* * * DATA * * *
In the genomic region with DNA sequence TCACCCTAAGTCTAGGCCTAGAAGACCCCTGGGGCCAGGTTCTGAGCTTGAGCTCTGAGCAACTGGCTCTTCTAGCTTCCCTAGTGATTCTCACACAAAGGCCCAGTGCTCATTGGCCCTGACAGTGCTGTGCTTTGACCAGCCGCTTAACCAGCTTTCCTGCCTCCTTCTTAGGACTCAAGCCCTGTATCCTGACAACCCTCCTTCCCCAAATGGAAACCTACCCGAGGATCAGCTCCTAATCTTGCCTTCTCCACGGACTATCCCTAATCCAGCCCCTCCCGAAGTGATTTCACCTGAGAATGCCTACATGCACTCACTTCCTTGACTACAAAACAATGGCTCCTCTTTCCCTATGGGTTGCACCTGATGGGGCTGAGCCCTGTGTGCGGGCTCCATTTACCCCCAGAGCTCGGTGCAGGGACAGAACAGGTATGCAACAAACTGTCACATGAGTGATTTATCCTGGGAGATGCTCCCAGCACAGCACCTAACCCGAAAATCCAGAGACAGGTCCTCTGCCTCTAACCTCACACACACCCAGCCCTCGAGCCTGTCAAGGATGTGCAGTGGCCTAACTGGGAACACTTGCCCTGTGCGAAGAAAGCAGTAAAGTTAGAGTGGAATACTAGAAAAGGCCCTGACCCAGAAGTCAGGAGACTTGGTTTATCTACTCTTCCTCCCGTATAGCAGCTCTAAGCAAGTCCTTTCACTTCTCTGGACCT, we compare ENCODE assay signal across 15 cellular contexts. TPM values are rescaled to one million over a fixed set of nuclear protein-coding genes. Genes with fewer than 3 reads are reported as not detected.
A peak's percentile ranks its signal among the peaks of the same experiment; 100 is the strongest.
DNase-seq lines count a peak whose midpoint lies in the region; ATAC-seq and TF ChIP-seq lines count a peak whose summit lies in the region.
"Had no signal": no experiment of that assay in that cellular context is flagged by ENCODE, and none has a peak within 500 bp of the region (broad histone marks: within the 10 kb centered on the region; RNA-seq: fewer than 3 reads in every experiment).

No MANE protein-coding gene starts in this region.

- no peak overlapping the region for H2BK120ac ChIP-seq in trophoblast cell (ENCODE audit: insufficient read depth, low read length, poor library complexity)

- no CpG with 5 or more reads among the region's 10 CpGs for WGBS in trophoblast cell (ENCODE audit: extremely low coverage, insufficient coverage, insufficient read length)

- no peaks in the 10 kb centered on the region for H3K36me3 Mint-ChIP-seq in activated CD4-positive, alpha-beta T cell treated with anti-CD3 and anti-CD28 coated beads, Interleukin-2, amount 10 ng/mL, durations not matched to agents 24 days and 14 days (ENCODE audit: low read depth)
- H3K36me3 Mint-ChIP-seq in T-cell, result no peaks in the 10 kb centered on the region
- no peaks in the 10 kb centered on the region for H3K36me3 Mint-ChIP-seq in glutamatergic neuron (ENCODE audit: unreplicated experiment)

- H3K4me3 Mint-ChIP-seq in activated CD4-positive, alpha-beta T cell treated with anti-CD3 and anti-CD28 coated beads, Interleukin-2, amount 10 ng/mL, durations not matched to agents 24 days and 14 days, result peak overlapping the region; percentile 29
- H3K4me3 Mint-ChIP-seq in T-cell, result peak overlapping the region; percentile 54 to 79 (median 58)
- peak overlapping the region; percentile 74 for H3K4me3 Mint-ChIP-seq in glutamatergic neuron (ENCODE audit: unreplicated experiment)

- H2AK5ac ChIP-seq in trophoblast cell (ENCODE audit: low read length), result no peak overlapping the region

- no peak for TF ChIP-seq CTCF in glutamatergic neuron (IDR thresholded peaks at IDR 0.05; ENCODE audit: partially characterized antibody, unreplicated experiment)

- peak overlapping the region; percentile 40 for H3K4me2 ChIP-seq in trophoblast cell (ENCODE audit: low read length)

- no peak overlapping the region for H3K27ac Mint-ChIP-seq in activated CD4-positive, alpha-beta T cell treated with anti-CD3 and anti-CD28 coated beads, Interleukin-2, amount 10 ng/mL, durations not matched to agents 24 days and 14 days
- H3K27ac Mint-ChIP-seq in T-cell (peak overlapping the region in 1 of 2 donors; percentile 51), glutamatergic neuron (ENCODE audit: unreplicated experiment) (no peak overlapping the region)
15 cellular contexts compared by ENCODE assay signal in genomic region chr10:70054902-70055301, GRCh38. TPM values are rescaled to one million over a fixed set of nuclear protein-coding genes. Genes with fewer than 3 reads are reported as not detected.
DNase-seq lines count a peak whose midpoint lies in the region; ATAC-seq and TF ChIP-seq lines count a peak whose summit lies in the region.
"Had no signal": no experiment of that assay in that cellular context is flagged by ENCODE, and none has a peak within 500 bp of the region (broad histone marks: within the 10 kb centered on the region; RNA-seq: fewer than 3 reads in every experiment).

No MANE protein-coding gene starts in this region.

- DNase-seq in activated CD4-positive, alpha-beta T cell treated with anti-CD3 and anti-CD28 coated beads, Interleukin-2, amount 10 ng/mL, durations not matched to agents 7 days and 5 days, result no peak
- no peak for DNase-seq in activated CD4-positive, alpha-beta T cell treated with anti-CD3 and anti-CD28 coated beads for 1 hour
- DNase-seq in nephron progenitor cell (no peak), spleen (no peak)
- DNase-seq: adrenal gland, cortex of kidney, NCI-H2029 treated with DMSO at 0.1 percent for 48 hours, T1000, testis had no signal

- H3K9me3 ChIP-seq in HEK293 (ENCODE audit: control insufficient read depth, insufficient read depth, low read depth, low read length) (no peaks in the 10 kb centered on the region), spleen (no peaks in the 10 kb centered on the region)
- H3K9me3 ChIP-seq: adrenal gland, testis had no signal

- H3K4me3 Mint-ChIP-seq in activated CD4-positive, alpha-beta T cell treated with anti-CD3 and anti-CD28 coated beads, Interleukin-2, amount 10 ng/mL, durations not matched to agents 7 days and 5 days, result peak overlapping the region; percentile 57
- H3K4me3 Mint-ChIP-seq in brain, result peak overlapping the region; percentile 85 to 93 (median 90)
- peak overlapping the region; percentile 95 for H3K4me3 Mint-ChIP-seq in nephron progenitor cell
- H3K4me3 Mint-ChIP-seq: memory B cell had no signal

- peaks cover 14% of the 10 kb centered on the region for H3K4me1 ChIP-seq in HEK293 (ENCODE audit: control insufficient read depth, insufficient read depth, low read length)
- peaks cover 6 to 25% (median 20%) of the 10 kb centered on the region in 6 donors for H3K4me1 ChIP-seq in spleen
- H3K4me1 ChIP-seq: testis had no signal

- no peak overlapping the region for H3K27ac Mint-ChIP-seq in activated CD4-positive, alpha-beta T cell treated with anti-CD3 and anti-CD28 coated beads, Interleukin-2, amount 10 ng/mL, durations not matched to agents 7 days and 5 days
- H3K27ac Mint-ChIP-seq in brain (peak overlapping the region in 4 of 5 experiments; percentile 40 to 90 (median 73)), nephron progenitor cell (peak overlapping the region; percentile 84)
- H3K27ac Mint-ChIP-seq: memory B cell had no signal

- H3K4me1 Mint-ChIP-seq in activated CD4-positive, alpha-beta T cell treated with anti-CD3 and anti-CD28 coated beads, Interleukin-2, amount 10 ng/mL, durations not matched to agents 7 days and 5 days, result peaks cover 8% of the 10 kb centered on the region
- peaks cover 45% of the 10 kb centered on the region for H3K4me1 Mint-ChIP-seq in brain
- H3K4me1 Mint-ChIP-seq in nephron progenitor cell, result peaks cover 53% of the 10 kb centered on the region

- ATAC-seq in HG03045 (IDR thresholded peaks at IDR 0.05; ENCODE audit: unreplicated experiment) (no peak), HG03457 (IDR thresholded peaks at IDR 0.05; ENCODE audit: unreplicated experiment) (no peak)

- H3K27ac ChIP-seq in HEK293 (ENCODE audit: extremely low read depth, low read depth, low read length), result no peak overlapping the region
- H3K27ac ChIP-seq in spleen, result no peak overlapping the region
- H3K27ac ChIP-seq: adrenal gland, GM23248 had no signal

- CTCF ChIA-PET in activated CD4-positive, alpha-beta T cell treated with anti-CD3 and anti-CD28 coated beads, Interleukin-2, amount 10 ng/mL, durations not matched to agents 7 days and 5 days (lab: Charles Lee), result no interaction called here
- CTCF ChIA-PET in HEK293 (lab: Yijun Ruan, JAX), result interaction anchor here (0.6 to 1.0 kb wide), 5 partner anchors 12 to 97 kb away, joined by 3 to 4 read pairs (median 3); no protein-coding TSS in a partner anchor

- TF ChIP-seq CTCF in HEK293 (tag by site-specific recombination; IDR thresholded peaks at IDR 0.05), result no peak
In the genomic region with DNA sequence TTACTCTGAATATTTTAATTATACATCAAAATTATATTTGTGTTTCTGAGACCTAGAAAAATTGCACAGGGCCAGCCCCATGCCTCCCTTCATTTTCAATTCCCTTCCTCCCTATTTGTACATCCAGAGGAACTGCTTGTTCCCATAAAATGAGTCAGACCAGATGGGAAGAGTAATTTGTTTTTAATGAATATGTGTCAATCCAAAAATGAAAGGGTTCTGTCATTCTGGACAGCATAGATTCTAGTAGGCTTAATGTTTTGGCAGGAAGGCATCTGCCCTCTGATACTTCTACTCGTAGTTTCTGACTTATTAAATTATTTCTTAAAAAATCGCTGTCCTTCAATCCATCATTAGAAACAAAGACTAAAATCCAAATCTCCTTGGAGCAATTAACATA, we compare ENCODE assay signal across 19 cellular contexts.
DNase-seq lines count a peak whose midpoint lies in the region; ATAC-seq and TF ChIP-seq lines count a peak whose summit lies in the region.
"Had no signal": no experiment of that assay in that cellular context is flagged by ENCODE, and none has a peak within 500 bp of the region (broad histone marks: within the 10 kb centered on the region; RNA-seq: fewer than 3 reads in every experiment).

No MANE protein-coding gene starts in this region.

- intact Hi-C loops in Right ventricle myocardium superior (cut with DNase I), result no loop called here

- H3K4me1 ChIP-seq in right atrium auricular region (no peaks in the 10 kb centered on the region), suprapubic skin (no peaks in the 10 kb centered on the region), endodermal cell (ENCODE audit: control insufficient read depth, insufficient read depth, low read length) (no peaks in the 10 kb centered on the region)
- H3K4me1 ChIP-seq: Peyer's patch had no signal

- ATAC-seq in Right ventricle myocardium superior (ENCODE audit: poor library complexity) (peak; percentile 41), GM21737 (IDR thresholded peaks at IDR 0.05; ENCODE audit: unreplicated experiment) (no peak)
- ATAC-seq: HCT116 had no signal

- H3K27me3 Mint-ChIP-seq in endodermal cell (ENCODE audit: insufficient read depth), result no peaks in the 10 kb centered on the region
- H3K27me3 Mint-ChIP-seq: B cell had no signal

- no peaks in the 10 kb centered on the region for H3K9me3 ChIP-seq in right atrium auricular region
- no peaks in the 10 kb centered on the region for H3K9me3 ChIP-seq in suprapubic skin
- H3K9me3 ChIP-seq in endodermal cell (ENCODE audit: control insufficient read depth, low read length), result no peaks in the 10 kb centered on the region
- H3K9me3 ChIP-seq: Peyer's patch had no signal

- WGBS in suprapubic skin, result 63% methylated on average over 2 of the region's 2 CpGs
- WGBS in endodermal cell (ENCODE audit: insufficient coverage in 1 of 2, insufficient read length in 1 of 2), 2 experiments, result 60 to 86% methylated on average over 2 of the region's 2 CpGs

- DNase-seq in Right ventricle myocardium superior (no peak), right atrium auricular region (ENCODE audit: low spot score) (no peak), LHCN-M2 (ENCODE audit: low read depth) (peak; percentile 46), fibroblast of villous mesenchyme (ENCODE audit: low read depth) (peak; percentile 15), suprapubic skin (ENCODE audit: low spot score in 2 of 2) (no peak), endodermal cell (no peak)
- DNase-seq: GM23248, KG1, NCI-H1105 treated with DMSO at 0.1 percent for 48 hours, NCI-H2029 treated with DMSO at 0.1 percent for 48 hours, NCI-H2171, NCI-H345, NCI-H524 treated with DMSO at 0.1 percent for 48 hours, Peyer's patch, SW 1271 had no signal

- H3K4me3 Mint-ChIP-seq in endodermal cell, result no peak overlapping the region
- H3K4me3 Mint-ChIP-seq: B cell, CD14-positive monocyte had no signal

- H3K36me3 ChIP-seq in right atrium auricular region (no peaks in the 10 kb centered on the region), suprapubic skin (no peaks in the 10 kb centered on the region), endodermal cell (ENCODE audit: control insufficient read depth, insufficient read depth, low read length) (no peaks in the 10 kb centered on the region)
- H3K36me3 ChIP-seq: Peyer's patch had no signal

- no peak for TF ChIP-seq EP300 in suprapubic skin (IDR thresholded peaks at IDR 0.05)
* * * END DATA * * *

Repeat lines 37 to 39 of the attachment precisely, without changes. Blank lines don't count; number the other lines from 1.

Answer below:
- H3K27ac Mint-ChIP-seq in brain (peak overlapping the region in 4 of 5 experiments; percentile 40 to 90 (median 73)), nephron progenitor cell (peak overlapping the region; percentile 84)
- H3K27ac Mint-ChIP-seq: memory B cell had no signal

- H3K4me1 Mint-ChIP-seq in activated CD4-positive, alpha-beta T cell treated with anti-CD3 and anti-CD28 coated beads, Interleukin-2, amount 10 ng/mL, durations not matched to agents 7 days and 5 days, result peaks cover 8% of the 10 kb centered on the region